•    Cancel all group activities and communal dining
•    Begin screening residents and health care personnel for fever and respiratory symptoms
•    Put hand sanitizer in every room and common area
•    Make facemasks available to people who are coughing
•    Have hospital-grade disinfectants available

To read the detailed guidance from the CDC, click here.

It is our goal to provide our clients with the highest level of legal services in the areas of Last Will and Testaments, Living Trust, Irrevocable Trusts, Estate Planning, Probate, Asset Protection, and complete Business Planning. If you or someone you know needs information on Florida estate planning, please contact us today at 239-449-8191 to schedule your free consultation.

What Do We Know about Early-Onset Dementia?

What Do We Know about Early-Onset Dementia? Rita Benezra Obeiter, 59, is a former pediatrician who was diagnosed several years ago with early-onset dementia, a rare form of the disease. When this occurs in people under age 65, the conditions cause additional and unique issues because they are so unexpected and because most of the potentially helpful programs and services are designed for and targeted to older people.

One issue is that doctors typically don’t look for the disease in younger patients. As a result, it can be months or even years before the right diagnosis is made and proper treatment can start.

WLNY’s recent article entitled “Some Health Care Facilities Say They’re Seeing More Cases Of Early-Onset Dementia Than Ever Before” reports that her husband Robert Obeiter left his job two years ago to care for her. She attends an adult day care, and aides help at home at night.

If Dementia is a generic term for diseases characterized by a decline in memory, language, and other thinking skills required to perform everyday activities, Alzheimer’s is the most common. The National Institute of Health reports that there’s approximately 200,000 Americans in their 40s, 50s, and early 60s with early onset Alzheimer’s.

One conference discussed a rise in early dementia because of the processed foods and fertilizers or the other environmental hazards, and there are definitely some genes more associated with Alzheimer’s—more so with early onset.”

There is no clear answer, and most of the treatments help to slow down the progression.

There is some research showing the Mediterranean diet can be protective, as well as doing cognitive exercises like crossword puzzles and Sudoku.

It’s true that no one can predict the future of their health, but there are ways financially that families can prepare. It can cost $150,000 a year or more. That’s why you should think about purchasing long term care insurance starting at the age of 40.

Long-term health insurance can pay for an aide to come into your home, and it can pay for the cost of assisted living. And, remember that health insurance doesn’t cover long-term care, nor does Medicare. Plus, everyone over the age of 18 needs a healthcare power of attorney and a financial POA.

It is our goal to provide our clients with the highest level of legal services in the areas of Last Will and Testaments, Living Trust, Irrevocable Trusts, Estate Planning, Probate, Asset Protection, and complete Business Planning. If you or someone you know needs information on Florida estate planning, please contact us today at 239-449-8191 to schedule your free consultation.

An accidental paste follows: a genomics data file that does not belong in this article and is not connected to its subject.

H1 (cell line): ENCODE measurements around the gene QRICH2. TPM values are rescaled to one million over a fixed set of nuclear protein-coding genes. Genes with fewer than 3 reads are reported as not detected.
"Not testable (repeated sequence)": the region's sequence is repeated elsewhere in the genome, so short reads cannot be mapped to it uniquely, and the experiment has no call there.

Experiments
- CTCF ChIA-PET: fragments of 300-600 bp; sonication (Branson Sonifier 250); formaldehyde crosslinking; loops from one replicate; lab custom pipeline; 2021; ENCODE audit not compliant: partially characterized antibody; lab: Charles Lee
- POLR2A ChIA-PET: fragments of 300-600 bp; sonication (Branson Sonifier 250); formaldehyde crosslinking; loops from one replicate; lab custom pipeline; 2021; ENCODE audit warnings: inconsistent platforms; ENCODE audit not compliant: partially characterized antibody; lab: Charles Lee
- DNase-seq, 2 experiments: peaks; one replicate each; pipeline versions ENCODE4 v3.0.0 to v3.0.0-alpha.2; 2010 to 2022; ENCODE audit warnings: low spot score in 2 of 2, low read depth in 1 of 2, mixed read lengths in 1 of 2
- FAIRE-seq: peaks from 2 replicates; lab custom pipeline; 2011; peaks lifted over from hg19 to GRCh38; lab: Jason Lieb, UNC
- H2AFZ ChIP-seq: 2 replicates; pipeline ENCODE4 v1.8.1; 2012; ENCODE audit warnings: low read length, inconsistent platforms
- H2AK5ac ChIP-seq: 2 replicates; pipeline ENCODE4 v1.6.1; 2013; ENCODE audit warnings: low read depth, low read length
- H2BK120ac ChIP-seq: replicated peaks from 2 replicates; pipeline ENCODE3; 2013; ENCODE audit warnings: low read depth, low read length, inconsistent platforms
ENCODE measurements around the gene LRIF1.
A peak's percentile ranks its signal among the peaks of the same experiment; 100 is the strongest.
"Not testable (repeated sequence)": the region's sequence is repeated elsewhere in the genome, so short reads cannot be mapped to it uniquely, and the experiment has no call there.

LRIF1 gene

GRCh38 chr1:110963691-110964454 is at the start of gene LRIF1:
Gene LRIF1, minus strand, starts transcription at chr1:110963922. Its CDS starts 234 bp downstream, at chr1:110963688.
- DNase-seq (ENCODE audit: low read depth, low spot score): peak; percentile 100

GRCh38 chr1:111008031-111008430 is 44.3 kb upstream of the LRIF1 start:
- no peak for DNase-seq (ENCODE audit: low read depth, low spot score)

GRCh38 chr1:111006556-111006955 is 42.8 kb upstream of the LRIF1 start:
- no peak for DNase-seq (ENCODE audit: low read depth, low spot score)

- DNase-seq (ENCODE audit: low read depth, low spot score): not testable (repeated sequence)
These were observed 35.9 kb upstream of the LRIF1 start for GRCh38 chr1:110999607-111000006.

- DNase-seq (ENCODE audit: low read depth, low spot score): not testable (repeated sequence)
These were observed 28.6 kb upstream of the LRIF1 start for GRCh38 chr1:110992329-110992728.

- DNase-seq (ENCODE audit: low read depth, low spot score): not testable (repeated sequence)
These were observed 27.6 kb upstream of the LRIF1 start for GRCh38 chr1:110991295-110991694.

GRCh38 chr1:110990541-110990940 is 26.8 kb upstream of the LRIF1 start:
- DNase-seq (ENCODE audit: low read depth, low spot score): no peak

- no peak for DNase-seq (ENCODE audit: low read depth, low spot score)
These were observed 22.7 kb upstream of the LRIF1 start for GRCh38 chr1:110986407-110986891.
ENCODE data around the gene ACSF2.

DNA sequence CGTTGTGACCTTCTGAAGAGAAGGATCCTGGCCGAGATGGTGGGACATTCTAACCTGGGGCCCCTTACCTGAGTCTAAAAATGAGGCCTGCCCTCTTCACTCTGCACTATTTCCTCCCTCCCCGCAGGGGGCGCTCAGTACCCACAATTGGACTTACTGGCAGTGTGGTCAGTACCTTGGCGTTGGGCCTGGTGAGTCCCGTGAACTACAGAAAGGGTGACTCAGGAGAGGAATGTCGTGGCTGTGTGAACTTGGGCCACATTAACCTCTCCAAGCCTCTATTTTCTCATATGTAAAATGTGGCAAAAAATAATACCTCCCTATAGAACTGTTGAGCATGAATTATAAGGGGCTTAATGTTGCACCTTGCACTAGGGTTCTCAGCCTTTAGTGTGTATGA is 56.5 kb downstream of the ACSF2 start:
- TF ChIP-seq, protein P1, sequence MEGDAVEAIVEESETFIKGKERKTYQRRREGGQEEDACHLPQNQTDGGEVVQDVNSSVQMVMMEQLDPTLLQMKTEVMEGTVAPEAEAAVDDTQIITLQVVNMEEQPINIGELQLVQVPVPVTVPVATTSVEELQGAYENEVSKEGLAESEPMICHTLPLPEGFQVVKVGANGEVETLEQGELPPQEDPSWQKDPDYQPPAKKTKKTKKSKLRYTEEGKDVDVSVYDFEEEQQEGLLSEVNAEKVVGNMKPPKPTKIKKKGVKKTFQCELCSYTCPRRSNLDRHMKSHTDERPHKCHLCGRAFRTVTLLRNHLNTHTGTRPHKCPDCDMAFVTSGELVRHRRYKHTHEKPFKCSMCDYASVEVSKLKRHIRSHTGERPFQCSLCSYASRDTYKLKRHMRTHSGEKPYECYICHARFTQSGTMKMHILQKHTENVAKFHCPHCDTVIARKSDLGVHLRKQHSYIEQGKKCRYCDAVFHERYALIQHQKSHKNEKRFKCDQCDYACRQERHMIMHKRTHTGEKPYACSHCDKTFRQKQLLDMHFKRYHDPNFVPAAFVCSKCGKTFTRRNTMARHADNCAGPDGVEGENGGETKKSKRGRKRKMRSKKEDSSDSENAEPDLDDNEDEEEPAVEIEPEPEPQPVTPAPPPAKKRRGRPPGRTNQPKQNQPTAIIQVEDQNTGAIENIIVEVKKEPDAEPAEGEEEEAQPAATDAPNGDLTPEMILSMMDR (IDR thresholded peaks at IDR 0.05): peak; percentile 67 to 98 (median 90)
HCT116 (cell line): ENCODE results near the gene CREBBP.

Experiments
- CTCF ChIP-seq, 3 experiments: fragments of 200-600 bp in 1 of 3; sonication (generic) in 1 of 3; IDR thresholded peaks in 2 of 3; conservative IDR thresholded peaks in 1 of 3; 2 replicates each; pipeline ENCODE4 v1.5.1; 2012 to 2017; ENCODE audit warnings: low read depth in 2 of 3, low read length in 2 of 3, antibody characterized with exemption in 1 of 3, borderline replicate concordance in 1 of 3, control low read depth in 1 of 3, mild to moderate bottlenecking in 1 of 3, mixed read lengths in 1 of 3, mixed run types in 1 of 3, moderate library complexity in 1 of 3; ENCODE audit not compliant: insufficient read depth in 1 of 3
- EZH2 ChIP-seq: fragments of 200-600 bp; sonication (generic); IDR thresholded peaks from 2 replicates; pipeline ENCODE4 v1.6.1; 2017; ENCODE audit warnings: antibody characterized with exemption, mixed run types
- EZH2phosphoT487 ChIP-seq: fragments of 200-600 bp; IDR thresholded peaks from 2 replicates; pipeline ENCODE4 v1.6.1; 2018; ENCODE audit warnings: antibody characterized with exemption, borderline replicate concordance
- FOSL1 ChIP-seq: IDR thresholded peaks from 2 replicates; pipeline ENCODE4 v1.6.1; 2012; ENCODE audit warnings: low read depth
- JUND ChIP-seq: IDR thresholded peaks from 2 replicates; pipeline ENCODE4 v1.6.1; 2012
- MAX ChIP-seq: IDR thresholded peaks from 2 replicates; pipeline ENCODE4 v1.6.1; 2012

Reference: WLNY (Feb. 12, 2020) “Some Health Care Facilities Say They’re Seeing More Cases Of Early-Onset Dementia Than Ever Before”

 

Elder Law: Long-Term Care Costs

There are many misunderstandings about long-term or nursing home care and how to plan from a financial and legal standpoint. The article “Five myths about nursing home costs and estate planning” from The Sentinel seeks to clarify the facts and dispel the myths. Some of the truths may be a little hard to hear, but they are important to know.

Myth One: Before any benefits can be received for nursing home care, a married couple must have spent at least half of their assets and everything but $120,000. If the person receiving nursing home care is single, they must spend almost all assets on the cost of care, before they qualify for aid.

Fact: Nursing homes have no legal duty to advise anyone before or after they are admitted about this myth.

Several opportunities to spend money on items other than a nursing home, include home improvements, debt retirement, a new car and funeral prepayment. An elder law attorney will know how to use a Medicaid-compliant annuity to preserve assets, without spending them on the cost of care, depending on state law.

There are people who say that an attorney should not help a client take advantage of legally permitted methods to save their money. If they don’t like the laws, let them lobby to change them. Experienced elder law and estate planning attorneys help middle-class clients preserve their life savings, much like millionaires use CPAs to minimize annual federal income taxes.

Myth Two: The nursing home will take our family’s home, if we cannot pay for the cost of care.

Fact: Nursing homes do not want and will not take your home. They just want to be paid. If you can’t afford to pay, the state will use Medicaid money to pay, as long as the family meets the eligibility requirements. The state may eventually attach a collection lien against the estate of the last surviving homeowner to recover funds that the state has used for care.

A good elder law attorney will know how to help the family meet those requirements, so that the adult children are not sued by the nursing home for filial responsibility collection rights, if applicable under state law. The attorney will also know what exceptions and legal loopholes can be used to preserve the family home and avoid estate recovery liens.

Myth Three. We’ve promised our parents that they’ll never go to a nursing home.